Summary of Adam Smith and the Virtues of Enlightenment

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Adam Smith and the Virtues of Enlightenment book summary
All economists know Adam Smith was the Enlightenment’s free market, free trade icon. But, they seem to ignore his moral stance, his opposition to colonialism and slavery, and his feelings about sentiment. Now, meet the real Smith, not just another Wall Street philosopher.

Rating

5 Overall

2 Applicability

8 Innovation

8 Style

Recommendation

Put on your scuba gear - we’re diving down deep. Even though Charles L. Griswold, Jr. writes in a dense, academic style, it is worth swimming through his prose to learn about the remarkable work of 18th-century Enlightenment philosopher Adam Smith. Regarded as one of the fathers of modern economic thought, Smith has been misunderstood for the last century because his ethical philosophy has been overlooked. Instead, economists have drawn attention only to his thumbs-up for free enterprise and free trade. Smith believed neither was worthwhile without ethics, a point some modern economists might profitably revisit. getAbstract highly recommends this richly detailed, insightful book to anyone interested in economic, political, or social philosophy.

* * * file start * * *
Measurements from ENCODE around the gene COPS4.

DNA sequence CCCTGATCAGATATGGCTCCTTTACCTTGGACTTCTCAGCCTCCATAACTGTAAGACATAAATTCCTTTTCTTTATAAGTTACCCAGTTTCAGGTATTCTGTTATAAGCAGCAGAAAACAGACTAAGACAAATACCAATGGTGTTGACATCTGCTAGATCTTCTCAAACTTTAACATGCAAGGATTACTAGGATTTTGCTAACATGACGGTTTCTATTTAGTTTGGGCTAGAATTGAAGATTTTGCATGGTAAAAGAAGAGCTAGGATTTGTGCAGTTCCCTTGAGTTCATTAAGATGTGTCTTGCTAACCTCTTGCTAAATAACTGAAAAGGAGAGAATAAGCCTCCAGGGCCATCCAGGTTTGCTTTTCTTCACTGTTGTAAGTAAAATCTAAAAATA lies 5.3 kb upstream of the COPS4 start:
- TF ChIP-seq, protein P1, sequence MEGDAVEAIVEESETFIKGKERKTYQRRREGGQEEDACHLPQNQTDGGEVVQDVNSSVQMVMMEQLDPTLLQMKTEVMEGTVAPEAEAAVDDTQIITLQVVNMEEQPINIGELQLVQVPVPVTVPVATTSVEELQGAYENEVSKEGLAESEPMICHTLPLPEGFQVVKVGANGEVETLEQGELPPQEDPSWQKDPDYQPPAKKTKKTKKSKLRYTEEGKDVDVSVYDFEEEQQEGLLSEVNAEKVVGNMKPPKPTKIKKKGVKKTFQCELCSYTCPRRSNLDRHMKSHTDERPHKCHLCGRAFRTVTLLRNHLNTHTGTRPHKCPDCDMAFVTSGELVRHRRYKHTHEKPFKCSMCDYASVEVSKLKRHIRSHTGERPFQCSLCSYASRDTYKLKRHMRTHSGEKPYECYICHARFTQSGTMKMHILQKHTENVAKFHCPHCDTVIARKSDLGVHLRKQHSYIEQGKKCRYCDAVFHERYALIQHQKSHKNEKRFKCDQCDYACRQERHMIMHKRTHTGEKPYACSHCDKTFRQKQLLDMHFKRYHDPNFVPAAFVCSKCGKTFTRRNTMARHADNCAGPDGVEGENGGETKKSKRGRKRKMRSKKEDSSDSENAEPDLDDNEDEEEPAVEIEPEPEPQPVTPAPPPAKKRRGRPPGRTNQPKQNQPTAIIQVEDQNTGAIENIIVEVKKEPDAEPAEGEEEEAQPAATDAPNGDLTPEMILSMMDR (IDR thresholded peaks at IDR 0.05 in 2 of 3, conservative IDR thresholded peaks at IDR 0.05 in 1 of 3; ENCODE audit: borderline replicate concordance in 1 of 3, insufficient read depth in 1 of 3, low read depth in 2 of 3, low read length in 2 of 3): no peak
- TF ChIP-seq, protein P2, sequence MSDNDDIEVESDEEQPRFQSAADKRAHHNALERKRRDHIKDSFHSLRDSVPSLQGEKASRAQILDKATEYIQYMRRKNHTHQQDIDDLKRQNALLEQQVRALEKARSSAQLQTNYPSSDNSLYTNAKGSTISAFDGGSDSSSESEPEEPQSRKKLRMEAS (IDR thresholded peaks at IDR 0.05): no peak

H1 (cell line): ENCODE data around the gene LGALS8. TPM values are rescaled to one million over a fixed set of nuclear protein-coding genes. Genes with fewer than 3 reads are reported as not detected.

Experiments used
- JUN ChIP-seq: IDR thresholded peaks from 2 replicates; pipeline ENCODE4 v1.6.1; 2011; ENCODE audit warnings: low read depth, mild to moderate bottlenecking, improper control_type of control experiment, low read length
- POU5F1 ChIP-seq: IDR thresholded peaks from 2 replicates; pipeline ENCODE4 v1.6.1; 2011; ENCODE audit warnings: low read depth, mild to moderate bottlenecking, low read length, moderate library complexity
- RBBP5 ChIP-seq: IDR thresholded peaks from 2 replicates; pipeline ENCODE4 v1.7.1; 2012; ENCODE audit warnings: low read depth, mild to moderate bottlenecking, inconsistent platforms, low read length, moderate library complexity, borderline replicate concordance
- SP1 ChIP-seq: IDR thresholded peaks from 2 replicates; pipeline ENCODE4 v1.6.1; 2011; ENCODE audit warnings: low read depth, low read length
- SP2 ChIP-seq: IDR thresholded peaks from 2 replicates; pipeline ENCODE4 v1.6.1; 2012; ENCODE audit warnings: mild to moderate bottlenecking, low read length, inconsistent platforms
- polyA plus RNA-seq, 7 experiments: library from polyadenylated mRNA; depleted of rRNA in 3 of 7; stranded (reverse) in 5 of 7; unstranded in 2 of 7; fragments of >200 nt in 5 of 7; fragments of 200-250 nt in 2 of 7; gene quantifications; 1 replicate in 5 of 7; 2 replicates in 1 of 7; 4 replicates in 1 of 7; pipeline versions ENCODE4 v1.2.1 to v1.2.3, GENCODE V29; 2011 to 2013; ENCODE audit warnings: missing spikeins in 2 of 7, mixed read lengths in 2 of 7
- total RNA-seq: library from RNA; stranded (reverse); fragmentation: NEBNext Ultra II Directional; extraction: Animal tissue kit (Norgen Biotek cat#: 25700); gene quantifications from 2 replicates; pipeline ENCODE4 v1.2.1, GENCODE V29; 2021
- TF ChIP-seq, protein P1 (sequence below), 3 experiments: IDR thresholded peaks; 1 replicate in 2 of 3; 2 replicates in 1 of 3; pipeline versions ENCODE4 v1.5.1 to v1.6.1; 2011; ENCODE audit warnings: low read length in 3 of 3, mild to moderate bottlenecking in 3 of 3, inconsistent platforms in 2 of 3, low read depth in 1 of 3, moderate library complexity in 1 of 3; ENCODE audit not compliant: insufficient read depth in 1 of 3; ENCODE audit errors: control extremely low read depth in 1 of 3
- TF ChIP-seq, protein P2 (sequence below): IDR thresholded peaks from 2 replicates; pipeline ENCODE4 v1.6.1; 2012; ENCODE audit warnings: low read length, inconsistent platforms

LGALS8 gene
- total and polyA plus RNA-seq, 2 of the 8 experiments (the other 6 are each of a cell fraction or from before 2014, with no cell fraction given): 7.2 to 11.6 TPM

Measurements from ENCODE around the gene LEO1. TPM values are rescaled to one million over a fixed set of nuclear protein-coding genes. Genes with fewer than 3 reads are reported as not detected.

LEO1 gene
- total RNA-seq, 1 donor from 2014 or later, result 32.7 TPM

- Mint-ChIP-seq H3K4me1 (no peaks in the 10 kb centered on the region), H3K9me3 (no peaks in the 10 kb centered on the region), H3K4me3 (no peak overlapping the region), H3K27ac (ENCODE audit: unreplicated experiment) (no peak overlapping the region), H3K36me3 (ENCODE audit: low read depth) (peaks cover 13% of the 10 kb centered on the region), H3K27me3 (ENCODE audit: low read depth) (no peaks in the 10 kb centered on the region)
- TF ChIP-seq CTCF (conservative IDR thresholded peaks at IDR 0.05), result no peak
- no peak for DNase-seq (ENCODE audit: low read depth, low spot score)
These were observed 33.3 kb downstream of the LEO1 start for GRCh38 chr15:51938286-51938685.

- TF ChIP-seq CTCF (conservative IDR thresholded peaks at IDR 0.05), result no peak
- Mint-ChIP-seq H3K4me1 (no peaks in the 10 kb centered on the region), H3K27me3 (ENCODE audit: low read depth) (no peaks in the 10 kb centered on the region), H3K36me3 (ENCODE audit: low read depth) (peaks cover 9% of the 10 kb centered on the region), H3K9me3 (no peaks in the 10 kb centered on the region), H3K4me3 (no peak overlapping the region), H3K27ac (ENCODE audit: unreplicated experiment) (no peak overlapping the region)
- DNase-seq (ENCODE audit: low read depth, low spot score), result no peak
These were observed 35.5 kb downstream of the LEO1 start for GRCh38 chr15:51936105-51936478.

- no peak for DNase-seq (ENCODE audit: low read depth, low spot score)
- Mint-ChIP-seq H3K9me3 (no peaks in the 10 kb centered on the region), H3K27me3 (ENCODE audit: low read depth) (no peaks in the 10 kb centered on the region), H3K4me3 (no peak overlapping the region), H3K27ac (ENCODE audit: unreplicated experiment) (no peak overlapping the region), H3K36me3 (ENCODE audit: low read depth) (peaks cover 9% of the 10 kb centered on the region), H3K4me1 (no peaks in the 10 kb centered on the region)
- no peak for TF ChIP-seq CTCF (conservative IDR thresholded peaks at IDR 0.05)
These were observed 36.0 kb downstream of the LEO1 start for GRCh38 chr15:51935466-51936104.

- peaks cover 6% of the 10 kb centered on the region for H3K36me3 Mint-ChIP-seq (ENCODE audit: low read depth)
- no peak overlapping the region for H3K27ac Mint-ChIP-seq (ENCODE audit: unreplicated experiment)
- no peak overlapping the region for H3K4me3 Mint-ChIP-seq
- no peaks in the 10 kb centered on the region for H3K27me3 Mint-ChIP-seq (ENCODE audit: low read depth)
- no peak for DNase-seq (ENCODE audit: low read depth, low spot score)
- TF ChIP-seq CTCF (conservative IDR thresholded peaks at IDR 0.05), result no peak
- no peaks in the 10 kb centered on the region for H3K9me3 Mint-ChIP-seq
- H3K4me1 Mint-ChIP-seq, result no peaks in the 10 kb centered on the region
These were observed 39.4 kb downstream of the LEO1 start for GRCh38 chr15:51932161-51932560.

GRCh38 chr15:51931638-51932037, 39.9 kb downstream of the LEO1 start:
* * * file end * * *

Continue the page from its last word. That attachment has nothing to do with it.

In this summary, you will learn

  • What other works the Scottish philosopher and ecomonist Adam Smith wrote
  • What his ideas on freedom and morality were
  • How his support for “moral sensibility” stretched far beyond old-fashioned conventions
 

Summary

Adam Smith: Economist and Philosopher
Adam Smith (1723-1790) was a Scottish philosopher and economist widely regarded as the founder of political economy. In his book, The Wealth of Nations, published in 1776, he defined the wealth of a nation in terms of its labor. He said wealth comes...
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About the Author

Charles L. Griswold, Jr. is a professor of philosophy at Boston University. He has published in a variety of fields, including ancient philosophy, the Scottish Enlightenment, and German idealism.


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